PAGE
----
"The affected countries will have a major problem if we do not manage to control salmonella bloodstream infections with new antibiotics such as ciprofloxacin," cautions Prof Jürgen May. He has conducted numerous studies on salmonella infections in sub-Saharan Africa, particularly in Kumasi in Ghana, where the Bernhard Nocht Institute and the DZIF are in close partnership with researchers from the Kumasi Centre for Collaborative Research in Tropical Medicine.
Nowadays, bloodstream infections with the salmonella species Salmonella enterica are a particular problem in developing countries; infections of the gut occur through contaminated food and unclean water. Annually, approximately 22 million people contract typhoid fever, which is probably the best known infection caused by salmonella. They are specifically caused by Salmonella Typhi bacteria, a Salmonella enterica serotype. Symptoms of typhoid fever include fever, stomach ache and bowel obstruction, and the infection can be fatal if left untreated. Additionally, so-called non-typhoid salmonella infections exist which are caused by other Salmonella enterica serotypes. They also cause bloodstream infections, affecting a further estimated 90 million people per year. It is not known why the pathogen so often enters the bloodstream in these countries. A simultaneous malaria infection seems to be a facilitating factor.
Since the early 1990ies, multidrug-resistant salmonella strains that are insensitive to commonly used antibiotics like ampicillin and chloramphenicol have been emerging more and more frequently. Consequently, the WHO recommended using third generation antibiotics, such as ciprofloxacin from the fluoroquinolone group. In a study in Ghana, May and his team investigated whether this new antibiotic now also triggers the development of resistance. From 2007 to 2012, over 300 isolates of invasive salmonella were collected from blood cultures, i.e. those that cause bloodstream infections.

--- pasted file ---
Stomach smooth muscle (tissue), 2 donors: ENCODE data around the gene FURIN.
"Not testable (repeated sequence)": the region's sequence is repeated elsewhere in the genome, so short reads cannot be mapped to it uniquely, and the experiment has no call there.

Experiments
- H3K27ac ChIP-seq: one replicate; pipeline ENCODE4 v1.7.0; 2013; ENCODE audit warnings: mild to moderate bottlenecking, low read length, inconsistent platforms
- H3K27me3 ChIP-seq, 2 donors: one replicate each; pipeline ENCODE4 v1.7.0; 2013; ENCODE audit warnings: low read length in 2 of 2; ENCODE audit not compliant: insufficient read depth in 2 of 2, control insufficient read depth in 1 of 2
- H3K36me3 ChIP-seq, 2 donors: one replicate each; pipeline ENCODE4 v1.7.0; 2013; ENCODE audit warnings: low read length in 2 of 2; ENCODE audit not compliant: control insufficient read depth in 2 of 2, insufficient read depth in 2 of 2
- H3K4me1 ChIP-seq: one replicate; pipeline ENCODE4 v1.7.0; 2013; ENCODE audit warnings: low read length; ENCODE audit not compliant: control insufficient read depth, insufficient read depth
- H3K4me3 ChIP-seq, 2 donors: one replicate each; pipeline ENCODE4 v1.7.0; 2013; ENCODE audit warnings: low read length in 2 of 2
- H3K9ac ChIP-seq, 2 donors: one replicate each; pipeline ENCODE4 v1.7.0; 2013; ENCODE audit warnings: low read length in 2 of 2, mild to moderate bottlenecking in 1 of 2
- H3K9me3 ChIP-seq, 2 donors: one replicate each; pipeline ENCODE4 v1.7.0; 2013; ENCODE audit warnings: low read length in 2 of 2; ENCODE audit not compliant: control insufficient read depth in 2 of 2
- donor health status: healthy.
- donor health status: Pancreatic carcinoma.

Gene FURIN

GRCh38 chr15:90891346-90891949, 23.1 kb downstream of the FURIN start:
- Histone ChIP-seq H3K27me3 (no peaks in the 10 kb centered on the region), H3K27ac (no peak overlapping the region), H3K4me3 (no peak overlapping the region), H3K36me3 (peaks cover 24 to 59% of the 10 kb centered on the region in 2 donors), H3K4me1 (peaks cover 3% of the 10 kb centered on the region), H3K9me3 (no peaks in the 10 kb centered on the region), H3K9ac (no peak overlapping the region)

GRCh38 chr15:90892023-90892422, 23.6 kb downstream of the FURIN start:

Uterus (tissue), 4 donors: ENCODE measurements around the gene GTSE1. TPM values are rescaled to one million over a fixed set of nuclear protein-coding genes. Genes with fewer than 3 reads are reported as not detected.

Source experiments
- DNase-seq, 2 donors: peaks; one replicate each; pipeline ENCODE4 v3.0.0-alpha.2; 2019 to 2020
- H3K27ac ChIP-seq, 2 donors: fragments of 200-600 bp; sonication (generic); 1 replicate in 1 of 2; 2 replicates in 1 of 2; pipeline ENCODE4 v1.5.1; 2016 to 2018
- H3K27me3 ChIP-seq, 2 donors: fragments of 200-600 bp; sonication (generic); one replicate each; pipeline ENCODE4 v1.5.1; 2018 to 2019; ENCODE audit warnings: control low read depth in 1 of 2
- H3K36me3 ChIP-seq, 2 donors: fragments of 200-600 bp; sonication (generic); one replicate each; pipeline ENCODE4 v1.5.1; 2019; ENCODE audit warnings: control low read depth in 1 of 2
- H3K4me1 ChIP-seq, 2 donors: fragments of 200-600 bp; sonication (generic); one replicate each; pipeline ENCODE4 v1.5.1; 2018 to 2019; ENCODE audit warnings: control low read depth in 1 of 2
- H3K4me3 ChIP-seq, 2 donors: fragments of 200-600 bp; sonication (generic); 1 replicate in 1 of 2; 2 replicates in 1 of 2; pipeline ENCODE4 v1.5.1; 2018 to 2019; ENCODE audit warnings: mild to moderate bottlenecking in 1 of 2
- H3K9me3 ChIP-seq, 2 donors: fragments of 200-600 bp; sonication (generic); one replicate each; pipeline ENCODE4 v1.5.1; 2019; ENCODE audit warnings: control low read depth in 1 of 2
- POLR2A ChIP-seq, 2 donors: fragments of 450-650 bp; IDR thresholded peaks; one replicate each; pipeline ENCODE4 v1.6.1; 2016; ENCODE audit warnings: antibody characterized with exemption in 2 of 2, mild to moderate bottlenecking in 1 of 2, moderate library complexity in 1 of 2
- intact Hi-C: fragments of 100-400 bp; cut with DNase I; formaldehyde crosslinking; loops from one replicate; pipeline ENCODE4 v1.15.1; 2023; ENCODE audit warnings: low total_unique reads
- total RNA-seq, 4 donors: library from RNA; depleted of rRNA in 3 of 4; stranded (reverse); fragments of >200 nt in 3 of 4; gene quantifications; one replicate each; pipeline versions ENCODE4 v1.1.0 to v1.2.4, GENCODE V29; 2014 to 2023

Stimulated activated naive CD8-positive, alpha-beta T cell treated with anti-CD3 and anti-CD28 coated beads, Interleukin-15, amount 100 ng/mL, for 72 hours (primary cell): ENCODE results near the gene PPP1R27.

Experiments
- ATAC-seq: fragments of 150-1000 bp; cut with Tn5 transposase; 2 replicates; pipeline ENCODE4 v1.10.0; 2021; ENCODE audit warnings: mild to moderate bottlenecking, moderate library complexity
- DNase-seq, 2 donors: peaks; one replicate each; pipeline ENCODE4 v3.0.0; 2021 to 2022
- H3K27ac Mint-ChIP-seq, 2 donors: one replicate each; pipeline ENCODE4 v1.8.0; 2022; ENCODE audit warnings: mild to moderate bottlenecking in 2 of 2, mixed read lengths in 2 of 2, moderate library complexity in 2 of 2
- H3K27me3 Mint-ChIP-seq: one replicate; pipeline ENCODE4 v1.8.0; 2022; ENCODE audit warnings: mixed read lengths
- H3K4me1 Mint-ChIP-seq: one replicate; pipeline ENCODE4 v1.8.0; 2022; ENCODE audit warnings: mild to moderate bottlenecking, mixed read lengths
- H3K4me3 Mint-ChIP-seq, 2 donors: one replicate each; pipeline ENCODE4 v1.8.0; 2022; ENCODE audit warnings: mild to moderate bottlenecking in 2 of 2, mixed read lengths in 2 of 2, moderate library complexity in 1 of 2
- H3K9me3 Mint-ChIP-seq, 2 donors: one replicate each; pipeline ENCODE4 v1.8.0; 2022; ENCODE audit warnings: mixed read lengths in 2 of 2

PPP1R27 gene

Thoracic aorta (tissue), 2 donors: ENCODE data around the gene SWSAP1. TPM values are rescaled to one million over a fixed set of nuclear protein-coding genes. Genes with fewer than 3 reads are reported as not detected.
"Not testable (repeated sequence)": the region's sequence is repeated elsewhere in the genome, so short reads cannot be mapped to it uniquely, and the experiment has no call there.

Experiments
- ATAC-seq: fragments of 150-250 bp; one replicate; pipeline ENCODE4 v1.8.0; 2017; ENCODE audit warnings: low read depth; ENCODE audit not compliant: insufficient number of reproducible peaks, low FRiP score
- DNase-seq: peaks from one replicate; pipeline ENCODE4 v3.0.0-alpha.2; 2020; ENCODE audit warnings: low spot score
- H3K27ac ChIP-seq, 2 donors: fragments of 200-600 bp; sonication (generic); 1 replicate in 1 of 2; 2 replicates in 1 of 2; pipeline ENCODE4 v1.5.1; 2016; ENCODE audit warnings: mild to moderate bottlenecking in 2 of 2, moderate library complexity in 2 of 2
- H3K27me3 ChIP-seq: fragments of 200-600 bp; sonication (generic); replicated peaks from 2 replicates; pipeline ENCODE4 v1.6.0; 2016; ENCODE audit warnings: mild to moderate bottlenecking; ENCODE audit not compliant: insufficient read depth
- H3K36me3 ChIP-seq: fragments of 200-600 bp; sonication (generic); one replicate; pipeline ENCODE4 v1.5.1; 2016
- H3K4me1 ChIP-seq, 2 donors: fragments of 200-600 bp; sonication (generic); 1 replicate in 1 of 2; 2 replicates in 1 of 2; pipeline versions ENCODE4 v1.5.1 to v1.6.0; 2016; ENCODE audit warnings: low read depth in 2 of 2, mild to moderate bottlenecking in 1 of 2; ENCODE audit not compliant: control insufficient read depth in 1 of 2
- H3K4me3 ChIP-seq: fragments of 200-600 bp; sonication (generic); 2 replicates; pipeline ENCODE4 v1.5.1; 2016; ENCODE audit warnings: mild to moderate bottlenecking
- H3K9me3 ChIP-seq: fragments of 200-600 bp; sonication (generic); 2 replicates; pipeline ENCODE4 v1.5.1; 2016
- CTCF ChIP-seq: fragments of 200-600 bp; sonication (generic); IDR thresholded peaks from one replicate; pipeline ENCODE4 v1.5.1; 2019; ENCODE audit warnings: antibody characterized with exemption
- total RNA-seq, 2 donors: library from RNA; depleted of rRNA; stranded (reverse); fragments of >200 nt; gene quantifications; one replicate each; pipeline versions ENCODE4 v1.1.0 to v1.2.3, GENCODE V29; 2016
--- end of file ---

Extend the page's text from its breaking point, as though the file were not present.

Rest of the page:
The results from the study are a first warning sign: reduced susceptibility to ciprofloxacin was found in some salmonella serotypes; in one serotype, even half of the isolates were affected. Isolates of Salmonella Typhi, the pathogen that causes typhoid fever, did not show reduced susceptibility. However, in a multicountry analysis, Salmonella Typhi has already been found to have reduced sensitivity to ciprofloxacin; this being particularly high in Kenya. "This is worrying because ciprofloxacin is going to be used more frequently with decreasing costs," explains May.
Furthermore, the scientists have detected single mutations in the pathogen's hereditary information which are responsible for the reduced sensitivity.
"These results highlight that the emergence of multidrug-resistant salmonella strains must be observed carefully in order to control the burden of neglected diseases such as typhoid fever and non-typhoid salmonella infections," May emphasizes. "An important step to improving the situation has been establishing the Typhoid Fever Surveillance in Africa Program (TSAP), a multinational research programme which, together with the DZIF, collected the data in sub-Saharan Africa." In this programme, May and other scientists also conducted studies on hygiene measures, pathogen spread, vaccines and diagnostics. The studies are published in the current Clinical Infectious Diseases journal supplement.
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